What is Profit and Loss Statement?
The Profit and Loss Statement (P&L) is a financial statement that starts with revenue and deducts costs and expenses to arrive at net income, the profitability of a company, in a specified period.
How to Read the Profit and Loss Statement? (P&L)
The profit and loss statement, or “P&L statement”, is interchangeable with the income statement, one of the three core financial statements that all publicly traded companies are obligated to file with the SEC.
In particular, the P&L statement shows the operating performance of the company as well as the costs and expenses that impact its profit margins.
Upon assessing a company’s P&L statement, one can gauge the company’s ability to:
- Generate Revenue (“Top Line”)
- Manage Costs and Expenses, e.g. COGS, Operating Costs, SG&A
- Create Profits, e.g. Gross Margin, Operating Margin, EBITDA Margin, Net Profit Margin
How to Prepare the Profit and Loss Statement? (P&L)
The standard profit and loss statement (P&L) will consist of the following line items:
|P&L Statement||Line Items|
|Less: Cost of Goods Sold (COGS)||
|Less: Operating Expenses (SG&A)||
|Operating Income (EBIT)||
|Less: Interest Expense||
|Pre-Tax Income (EBT)||
|Net Income (“Bottom Line”)||
What is an Example of the P&L Statement?
For a real-world example, the income statement of Apple (NASDAQ: AAPL), the leading consumer electronics and software company, is shown below.
Apple Income Statement Example (Source: 2022 10-K)
What are the Different P&L Statement Reporting Methods?
The profit and loss statement (P&L) can be prepared by an accountant under two methods: 1) accrual accounting and 2) cash basis accounting.
P/L Format 1. Accrual Accounting
- Under the revenue recognition principle, revenue is recognized when “earned” under GAAP standards (i.e. product or service delivered to the customer regardless of whether cash payment was received)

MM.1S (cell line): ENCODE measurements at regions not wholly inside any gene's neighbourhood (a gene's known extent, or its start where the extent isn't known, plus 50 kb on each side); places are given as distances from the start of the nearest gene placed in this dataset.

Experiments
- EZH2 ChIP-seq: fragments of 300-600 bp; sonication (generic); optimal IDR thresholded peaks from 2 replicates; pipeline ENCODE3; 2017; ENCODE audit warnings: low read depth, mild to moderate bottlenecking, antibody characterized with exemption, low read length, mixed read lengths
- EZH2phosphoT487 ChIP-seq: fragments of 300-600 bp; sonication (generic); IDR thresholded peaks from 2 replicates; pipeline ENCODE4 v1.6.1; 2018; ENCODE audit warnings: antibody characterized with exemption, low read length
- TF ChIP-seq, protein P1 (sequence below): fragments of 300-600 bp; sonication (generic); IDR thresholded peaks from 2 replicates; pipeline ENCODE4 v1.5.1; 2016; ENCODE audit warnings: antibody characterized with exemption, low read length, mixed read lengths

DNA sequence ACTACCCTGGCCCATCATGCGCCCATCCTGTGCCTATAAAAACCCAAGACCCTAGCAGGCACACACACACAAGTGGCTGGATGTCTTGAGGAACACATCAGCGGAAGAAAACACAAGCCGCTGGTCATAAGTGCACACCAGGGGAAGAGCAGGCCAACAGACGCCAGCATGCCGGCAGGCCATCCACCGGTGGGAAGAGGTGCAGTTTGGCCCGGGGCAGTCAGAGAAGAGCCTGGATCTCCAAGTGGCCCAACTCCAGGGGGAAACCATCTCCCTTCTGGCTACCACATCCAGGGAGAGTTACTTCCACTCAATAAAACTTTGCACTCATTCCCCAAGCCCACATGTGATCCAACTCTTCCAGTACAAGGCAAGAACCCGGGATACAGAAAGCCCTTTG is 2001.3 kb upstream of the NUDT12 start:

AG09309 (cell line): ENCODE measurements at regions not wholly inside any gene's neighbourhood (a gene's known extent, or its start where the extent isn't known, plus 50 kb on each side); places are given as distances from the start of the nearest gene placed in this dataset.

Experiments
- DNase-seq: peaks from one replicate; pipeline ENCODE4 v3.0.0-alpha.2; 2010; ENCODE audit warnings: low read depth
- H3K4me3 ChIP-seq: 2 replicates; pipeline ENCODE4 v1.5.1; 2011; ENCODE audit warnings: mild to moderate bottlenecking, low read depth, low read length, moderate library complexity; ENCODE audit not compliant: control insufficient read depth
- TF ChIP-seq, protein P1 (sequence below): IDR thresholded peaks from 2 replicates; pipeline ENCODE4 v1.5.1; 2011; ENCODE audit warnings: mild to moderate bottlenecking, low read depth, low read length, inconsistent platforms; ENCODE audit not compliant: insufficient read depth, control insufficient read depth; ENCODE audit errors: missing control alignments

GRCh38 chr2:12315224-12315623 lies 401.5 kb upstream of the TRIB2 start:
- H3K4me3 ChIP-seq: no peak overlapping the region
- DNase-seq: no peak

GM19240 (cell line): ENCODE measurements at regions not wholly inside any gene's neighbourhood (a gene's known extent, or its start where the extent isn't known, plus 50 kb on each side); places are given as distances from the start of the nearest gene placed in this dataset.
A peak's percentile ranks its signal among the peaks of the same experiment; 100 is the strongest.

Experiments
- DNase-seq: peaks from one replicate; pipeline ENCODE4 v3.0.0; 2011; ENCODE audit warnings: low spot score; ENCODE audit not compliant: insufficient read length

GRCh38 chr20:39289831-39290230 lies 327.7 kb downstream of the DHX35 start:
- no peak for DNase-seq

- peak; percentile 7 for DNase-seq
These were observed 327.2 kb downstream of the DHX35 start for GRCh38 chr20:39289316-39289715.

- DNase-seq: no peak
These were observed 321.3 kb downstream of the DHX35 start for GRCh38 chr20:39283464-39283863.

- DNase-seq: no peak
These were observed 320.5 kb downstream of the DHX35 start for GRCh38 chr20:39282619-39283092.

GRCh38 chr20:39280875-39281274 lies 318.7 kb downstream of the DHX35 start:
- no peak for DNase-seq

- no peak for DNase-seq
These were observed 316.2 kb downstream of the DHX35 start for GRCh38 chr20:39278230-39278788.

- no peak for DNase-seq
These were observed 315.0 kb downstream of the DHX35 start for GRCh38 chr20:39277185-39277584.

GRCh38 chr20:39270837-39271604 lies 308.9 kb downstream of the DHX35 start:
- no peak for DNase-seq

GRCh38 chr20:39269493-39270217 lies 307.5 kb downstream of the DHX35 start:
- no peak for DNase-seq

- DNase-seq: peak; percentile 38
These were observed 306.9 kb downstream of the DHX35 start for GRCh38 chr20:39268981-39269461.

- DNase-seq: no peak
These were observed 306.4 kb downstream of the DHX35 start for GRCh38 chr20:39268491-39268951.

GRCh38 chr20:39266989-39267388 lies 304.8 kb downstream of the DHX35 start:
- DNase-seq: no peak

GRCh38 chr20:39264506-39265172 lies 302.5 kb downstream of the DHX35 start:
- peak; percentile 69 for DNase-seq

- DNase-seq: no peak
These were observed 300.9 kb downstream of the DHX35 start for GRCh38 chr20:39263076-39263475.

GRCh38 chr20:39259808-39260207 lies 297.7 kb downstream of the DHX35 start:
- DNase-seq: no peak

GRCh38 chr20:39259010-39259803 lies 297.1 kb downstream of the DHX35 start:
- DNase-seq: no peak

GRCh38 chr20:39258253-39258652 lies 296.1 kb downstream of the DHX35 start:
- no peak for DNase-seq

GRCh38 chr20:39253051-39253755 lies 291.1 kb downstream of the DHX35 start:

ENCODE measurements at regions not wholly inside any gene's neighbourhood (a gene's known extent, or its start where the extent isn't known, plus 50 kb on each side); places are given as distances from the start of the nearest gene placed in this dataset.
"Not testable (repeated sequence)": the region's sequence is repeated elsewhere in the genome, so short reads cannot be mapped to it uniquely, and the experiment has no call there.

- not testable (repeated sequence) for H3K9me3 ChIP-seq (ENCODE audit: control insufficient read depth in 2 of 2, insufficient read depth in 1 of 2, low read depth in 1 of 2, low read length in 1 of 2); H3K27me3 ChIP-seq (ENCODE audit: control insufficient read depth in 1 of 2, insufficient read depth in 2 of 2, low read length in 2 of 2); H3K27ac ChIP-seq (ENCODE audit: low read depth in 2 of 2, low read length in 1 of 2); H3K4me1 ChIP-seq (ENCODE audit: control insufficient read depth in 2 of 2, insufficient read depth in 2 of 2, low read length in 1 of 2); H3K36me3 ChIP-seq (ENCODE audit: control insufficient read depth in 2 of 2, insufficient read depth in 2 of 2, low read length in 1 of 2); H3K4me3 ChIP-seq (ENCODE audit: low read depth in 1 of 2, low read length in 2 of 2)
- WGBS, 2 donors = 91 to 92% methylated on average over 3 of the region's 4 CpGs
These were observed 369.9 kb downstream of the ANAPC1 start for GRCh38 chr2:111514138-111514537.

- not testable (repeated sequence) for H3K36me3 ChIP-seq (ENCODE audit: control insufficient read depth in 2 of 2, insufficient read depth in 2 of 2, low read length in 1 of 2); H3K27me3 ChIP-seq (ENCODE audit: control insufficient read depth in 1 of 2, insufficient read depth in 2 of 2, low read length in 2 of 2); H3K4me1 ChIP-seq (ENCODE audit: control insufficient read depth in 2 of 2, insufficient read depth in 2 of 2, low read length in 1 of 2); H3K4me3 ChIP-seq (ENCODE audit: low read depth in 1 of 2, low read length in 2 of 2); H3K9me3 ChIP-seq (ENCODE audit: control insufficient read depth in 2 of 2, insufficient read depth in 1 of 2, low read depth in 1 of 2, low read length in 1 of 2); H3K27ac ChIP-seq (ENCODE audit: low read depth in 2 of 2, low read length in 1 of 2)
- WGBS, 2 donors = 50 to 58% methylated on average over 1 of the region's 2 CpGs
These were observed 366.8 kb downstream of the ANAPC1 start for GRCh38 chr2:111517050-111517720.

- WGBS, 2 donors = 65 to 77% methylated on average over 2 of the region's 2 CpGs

- Expenses are matched in the same period as the corresponding revenue they helped create, which is called the matching principle.
- P&L statements filed under accrual accounting are required under U.S. GAAP standards.
P/L Format 2. Cash Basis Accounting
- Under cash accounting, revenue is not recognized until the customer pays in cash to the company for the products/services received
- Expenses under cash accounting, similar to revenue, are not recognized until the cash outflow occurs – meaning that the company has actually paid the third party in cash.
- P/L statements prepared under cash-basis accounting are more common for private companies.
How is the P&L Statement Different for Private Companies?
Note that for many private companies, revenue is recorded as “income” and the expenses are often combined in a single section, rather than distinguishing between:
The lack of standardization for private companies makes adjusting the financials often a necessary step to properly evaluate the actual financial performance of the company.
For instance, in the context of an acquisition where the acquirer follows accrual accounting, adjustments to a target company’s financial statements would be necessary if it follows cash accounting.
Profit and Loss Statement Calculator (P&L)
We’ll now move to a modeling exercise, which you can access by filling out the form below.
Profit and Loss Statement Template (P&L)
Suppose we’re creating a simple profit and loss statement (P&L) for a company with the following financial data.
- Revenue = $100 million
- COGS = $40 million
- SG&A = $20 million
- Interest Expense = $5 million
- Tax Rate = 30%
Given those assumptions, we can enter them into our P&L format, with the following line items being formulas, as opposed to hard-coded inputs.
- Gross Profit = $100 million – $40 million = $60 million
- EBIT = $60 million – $20 million = $40 million
- Pre-Tax Income (EBT) = $40 million – $5 million = $35 million
- Net Income = $35 million – ($35 million × 30%) = $25 million